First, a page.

Volunteers from Jal Saheli ‘Friends of water’ participate in the construction of a check dam. AFP
As the monsoon storms bear down on India, a dedicated group of women hope that after years of backbreaking labour, water shortages will no longer leave their village high and dry.
The world's second-most populous country is struggling to meet the water needs of its 1.4 billion people -- a problem worsening as climate change makes weather patterns more unpredictable.
Few places have it tougher than Bundelkhand, a region south of the Taj Mahal, where scarce water supplies have pushed despairing farmers on the plains to give up their lands and take up precarious work in the cities.
"Our elders say that this stream used to run full throughout the year, but now there is not a single drop," said Babita Rajput while guiding AFP past a bone-dry fissure in the earth near her village.
"There is a water crisis in our area," she added. "All our wells have dried up."
Three years ago, Rajput joined Jal Saheli ("Friends of Water"), a volunteer network of around 1,000 women working across Bundelkhand to rehabilitate and revive disappeared water sources.
Together they carry rocks and mix concrete to build dams, ponds and embankments to catch the fruits of the June monsoon, a season which accounts for about 75 percent of India's annual rainfall.
Agrotha, where Rajput lives, is one of more than 300 villages where women are chalking out plans for new catchment sites, reservoirs and waterway revitalisations.
Rajput said their work had helped them retain monsoon rainwater for longer and revive half a dozen water bodies around their village.
Though not yet self-sufficient, Agrotha's residents are no longer among the roughly 600 million Indians that a government think-tank says face acute water shortages daily.
The women's efforts provide a rare glimmer of hope as national shortages worsen.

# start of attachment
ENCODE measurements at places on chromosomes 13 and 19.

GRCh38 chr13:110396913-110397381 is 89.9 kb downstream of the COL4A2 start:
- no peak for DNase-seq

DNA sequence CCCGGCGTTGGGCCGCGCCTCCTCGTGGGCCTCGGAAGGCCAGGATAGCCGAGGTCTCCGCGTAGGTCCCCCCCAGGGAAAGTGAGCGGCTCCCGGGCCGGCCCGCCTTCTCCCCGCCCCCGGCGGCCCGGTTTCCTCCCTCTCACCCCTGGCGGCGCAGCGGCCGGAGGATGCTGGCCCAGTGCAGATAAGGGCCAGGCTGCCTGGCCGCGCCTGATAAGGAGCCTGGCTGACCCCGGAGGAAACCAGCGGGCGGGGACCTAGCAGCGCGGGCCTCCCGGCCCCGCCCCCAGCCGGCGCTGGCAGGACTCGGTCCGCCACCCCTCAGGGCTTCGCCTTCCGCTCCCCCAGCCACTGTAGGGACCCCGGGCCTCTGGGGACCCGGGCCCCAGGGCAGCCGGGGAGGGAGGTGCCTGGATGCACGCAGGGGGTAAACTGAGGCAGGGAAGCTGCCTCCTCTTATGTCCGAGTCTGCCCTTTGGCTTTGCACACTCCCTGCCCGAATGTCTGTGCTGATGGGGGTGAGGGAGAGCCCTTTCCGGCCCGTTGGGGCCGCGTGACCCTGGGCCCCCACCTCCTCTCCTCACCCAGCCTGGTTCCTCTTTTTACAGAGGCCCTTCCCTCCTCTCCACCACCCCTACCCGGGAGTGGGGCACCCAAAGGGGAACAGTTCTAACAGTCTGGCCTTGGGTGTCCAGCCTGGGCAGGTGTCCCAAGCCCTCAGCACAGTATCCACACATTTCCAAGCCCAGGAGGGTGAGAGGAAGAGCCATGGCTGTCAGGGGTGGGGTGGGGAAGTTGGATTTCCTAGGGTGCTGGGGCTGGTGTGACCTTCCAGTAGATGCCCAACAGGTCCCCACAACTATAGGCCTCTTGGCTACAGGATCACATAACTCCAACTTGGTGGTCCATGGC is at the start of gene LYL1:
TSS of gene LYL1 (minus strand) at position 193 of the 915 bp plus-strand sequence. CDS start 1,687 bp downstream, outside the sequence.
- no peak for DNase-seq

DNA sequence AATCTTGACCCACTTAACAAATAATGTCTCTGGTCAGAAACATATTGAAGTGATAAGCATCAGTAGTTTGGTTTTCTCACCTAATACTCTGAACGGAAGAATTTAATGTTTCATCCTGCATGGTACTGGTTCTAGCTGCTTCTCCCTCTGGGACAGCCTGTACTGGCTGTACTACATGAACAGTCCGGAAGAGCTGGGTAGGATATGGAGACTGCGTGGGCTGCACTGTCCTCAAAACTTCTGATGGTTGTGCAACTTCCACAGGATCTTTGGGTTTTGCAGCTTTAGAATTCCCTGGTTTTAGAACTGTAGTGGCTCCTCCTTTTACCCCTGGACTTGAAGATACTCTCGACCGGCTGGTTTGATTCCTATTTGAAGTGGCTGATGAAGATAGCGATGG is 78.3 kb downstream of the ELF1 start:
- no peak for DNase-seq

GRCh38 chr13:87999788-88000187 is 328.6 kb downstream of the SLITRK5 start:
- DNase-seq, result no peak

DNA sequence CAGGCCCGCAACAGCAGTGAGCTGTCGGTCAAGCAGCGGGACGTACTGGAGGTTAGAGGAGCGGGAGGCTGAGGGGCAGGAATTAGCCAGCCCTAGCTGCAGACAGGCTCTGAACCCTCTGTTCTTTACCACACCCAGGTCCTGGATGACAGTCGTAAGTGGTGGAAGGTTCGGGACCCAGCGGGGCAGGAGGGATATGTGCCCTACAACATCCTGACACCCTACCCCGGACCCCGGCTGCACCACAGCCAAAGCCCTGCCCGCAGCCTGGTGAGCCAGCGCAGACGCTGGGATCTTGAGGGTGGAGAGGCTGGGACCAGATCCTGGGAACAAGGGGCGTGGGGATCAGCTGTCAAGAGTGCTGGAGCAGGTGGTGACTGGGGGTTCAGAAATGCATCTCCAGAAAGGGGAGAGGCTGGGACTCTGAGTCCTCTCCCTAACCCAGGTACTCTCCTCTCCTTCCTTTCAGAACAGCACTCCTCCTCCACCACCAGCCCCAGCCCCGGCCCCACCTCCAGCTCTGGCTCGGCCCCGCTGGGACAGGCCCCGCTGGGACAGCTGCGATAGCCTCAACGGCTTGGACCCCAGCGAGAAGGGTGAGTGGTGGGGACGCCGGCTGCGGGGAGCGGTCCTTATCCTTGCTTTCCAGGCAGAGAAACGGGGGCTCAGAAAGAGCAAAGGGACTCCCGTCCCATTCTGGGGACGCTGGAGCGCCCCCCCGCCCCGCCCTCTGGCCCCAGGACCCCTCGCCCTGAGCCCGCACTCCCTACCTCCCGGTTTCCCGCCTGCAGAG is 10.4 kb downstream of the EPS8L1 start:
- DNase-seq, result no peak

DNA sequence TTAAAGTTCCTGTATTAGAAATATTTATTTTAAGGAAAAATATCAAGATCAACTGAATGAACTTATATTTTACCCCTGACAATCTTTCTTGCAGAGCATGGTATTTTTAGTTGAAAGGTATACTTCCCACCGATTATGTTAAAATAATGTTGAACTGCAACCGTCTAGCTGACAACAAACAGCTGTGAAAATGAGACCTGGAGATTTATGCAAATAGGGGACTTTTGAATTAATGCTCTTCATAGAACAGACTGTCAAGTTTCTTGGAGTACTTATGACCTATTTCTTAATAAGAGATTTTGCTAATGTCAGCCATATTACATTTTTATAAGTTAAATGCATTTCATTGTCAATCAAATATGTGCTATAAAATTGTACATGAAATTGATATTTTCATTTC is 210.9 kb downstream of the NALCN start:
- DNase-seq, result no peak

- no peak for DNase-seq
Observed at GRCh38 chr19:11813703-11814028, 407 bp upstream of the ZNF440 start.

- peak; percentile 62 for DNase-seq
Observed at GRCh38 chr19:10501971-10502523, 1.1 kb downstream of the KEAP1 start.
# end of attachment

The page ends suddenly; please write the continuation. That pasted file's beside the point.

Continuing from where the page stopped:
Water utilities in the capital New Delhi fail to meet demand in summer, with trucks regularly travelling into slums to supply residents unable to draw water from their taps.
India's NITI Aayog public policy centre forecasts that around 40 percent of the country's population could be without access to drinking water by the end of the decade.
Government has failed
Erratic rainfall patterns and extreme heat have been linked to climate change in Bundelkhand, which has suffered several long dry spells since a drought was declared at the turn of the century.
Civil society activist Sanjay Singh helped train women in Agrotha to harvest and store rainwater after the surrounding land was desiccated by drought.
By doing so he helped the village rediscover knowledge that was lost decades earlier, when water went from being a community-managed resource to one administered by India's government.
"But government has failed to ensure water to every citizen, particularly in rural areas, pushing villagers to go back to the old practice," he told AFP.
Before Agrotha's irrigation project began, women had to walk miles every day in a desperate and often fruitless search for a well that was not dry.
In India's villages, fetching water is traditionally the responsibility of women, several of whom have faced violence from their husbands after being unable to find enough for their households, Singh said.
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